When my family comes to visit, I try and take them into the mountains. So when Sam and I entertained the notion of him coming out to visit, I knew we had to get into them even though it was snowy and we have never done winter stuff in a place like Colorado. Virginia got snow, yeah, but it was mainly 2 inches at a time and involved us sledding in our front yard until the grass showed through. I had only gone skiing once or twice before (and that was about 12 years ago) and there has never been enough snow for me to even consider snowshoeing. And frozen lakes? Nope. That's not a thing I'm familiar with. So all of these winter adventures were super new and exciting to me, despite them being incredibly commonplace for some of my neighbors here. (For example, Sam has a friend who lived in Breckinridge and his public school took them skiing every Wednesday! Imagine Central Academy doing that...I'm laughing with you, friends).
So Sam made his plans to come out and visit, while he was on his way to Phoenix to watch ALABAMA WIN THE NATIONAL CHAMPIONSHIP! We got lift tickets for Breckinridge and I quickly learned that I am not a skier and was content on the bunny slopes while Sam tackled a few black diamonds.
Saturday was the real treat, though. We booked a snowshoe tour through Estes Park Mountain Shop and it was easily one of the coolest things I have ever done, despite an incredible rocky start. We got to Bear Lake at 9:00 like I was instructed, to find out we actually were not instructed to do that! Thank goodness Bear Lake gets a pocket of cell service and I was able to call the shop and let them know the situation. We spent a few frustrated minutes on the phone, but eventually got all of the details worked out and our guide made it into the park by 9:45.
We decided to get a guide for a few reasons:
- We had absolutely no idea what we were doing
- We really had no idea what we were doing
It turned about to be so cool that we got him. For one thing, he's Mike Caldwell, Tommy Caldwell's father. Tommy Caldwell is the guy who just completed the first ever free climb of the Dawn Wall last year! WHAT?! HOW COOL IS THAT?! And while his son has done some pretty amazing things, Mike is a pretty cool guy too. He is a retired middle school teacher and basically a full time guide now. He's summited Long's Peak over 150 times (I think 156?) and he is the craziest, goofiest person I have met in the mountains so far. It also worked out nicely to have a guide because he was filled with all kinds of information that we never would have known had we done it by ourselves.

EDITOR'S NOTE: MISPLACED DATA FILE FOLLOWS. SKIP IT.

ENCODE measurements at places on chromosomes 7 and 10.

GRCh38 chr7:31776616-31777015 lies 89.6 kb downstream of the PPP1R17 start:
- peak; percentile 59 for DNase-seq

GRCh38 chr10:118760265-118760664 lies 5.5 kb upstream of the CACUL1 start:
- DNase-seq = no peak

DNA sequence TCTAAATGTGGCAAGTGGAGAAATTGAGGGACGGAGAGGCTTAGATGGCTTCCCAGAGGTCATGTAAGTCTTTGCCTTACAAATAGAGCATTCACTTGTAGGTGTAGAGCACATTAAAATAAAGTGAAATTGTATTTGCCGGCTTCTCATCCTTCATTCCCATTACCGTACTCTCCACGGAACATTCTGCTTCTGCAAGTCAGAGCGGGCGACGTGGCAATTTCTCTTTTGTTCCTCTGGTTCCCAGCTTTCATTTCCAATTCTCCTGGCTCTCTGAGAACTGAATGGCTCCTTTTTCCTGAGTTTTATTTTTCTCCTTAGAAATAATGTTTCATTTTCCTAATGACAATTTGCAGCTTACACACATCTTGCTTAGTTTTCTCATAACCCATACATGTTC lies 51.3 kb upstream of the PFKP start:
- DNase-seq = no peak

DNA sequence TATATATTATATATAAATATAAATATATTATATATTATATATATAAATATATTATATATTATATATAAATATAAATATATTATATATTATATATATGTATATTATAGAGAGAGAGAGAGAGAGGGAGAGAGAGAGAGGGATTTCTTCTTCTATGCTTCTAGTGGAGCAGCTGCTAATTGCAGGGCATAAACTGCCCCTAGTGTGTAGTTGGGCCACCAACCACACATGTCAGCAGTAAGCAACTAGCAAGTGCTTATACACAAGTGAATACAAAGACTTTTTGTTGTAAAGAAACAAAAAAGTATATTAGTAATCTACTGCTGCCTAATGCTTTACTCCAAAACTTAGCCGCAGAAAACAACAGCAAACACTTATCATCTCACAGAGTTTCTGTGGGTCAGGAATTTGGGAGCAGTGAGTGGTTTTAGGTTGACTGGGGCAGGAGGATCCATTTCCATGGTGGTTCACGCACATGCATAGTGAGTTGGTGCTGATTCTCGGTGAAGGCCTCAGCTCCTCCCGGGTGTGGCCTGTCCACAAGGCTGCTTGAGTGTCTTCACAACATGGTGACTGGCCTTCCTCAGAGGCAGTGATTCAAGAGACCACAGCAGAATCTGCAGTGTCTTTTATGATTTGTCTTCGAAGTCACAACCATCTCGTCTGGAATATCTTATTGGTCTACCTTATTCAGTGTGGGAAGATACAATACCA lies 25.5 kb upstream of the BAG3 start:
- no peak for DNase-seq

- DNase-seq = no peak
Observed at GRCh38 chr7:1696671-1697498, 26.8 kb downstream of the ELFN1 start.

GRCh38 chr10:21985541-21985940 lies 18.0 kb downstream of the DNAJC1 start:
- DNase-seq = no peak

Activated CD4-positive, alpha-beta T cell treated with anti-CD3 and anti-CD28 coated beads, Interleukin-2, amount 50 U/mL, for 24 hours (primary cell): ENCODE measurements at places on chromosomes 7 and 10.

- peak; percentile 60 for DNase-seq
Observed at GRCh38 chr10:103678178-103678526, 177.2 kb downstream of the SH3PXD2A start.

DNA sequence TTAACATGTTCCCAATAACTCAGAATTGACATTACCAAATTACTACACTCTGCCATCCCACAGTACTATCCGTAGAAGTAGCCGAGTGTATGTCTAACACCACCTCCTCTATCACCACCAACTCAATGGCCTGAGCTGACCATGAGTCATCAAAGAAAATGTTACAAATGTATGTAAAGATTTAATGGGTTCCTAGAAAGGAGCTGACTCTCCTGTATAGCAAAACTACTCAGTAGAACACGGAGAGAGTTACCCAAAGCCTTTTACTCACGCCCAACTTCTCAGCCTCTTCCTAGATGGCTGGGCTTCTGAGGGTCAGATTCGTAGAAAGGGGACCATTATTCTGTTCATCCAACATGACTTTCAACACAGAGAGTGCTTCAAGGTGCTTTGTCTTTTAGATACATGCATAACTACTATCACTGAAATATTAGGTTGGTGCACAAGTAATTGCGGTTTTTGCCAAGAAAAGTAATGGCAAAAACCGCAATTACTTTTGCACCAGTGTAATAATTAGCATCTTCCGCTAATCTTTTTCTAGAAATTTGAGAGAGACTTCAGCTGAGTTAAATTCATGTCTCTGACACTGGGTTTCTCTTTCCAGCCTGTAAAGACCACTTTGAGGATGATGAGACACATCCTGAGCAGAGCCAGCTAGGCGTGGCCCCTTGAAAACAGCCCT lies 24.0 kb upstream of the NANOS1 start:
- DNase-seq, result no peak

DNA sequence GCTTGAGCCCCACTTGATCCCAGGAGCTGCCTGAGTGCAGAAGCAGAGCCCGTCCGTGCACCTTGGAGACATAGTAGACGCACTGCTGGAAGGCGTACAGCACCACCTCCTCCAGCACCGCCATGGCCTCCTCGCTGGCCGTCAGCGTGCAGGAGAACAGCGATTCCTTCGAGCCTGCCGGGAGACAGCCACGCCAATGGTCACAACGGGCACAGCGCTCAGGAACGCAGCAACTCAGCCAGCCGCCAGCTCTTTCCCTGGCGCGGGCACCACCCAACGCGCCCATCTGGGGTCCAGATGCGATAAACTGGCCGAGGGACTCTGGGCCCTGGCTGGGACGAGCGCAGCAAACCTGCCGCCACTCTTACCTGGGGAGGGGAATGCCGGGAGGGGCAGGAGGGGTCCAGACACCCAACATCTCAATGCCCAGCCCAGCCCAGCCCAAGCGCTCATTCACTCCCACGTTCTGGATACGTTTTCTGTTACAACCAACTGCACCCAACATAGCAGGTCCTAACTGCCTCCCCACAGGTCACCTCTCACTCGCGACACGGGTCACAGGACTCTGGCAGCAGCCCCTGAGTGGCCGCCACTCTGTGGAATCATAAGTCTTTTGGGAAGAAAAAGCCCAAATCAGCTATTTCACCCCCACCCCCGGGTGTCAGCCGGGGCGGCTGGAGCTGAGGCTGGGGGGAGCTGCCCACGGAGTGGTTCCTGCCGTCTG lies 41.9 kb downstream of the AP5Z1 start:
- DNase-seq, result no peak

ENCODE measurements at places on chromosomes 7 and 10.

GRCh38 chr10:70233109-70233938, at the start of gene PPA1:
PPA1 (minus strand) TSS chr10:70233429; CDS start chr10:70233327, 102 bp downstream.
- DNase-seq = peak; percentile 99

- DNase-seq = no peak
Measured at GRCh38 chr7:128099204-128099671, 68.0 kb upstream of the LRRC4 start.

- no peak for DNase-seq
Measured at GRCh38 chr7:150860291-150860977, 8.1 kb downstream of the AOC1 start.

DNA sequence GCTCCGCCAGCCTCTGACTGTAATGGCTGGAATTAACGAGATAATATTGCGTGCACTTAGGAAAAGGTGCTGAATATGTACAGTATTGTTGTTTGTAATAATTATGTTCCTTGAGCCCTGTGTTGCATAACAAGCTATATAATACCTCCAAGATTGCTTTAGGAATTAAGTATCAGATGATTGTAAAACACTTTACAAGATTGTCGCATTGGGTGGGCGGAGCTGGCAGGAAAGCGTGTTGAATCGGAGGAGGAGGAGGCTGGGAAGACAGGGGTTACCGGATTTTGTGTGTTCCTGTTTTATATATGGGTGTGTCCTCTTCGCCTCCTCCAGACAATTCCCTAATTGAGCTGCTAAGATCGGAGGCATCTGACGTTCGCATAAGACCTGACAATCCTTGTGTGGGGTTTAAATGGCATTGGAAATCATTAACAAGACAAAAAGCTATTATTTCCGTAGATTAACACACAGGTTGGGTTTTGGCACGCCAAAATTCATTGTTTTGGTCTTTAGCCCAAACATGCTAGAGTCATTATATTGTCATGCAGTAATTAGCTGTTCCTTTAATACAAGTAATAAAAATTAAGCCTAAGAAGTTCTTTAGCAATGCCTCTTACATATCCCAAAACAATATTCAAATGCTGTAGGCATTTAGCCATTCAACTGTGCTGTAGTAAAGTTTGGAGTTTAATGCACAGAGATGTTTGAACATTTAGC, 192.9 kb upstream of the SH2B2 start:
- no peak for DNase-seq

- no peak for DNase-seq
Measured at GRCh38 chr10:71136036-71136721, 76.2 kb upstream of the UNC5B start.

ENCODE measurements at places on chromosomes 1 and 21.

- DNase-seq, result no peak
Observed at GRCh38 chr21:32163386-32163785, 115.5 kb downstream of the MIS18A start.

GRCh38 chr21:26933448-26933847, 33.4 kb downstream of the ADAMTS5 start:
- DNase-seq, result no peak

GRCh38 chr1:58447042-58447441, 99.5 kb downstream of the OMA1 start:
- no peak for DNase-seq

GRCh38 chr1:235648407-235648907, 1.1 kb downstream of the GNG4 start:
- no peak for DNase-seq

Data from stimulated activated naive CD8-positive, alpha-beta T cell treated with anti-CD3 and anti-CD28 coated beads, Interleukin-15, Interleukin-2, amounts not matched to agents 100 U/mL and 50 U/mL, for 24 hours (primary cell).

We set out straight uphill, after what I thought to be a very minimal lesson on what I should do and expect. I don't know why I doubted Mike, though, he's done it a thousand times and knows how to guide people. One of the coolest parts about snowshoeing, or winter hikes in general, is that because theres so much snow on the ground, it doesn't matter where you walk, you're not going to cause erosion or deterioration of the landscape, so basically everywhere in the park is free for use.
Logan and I were in awe the whole time because we had been here only a few months ago before any snow fell and it was a completely different place.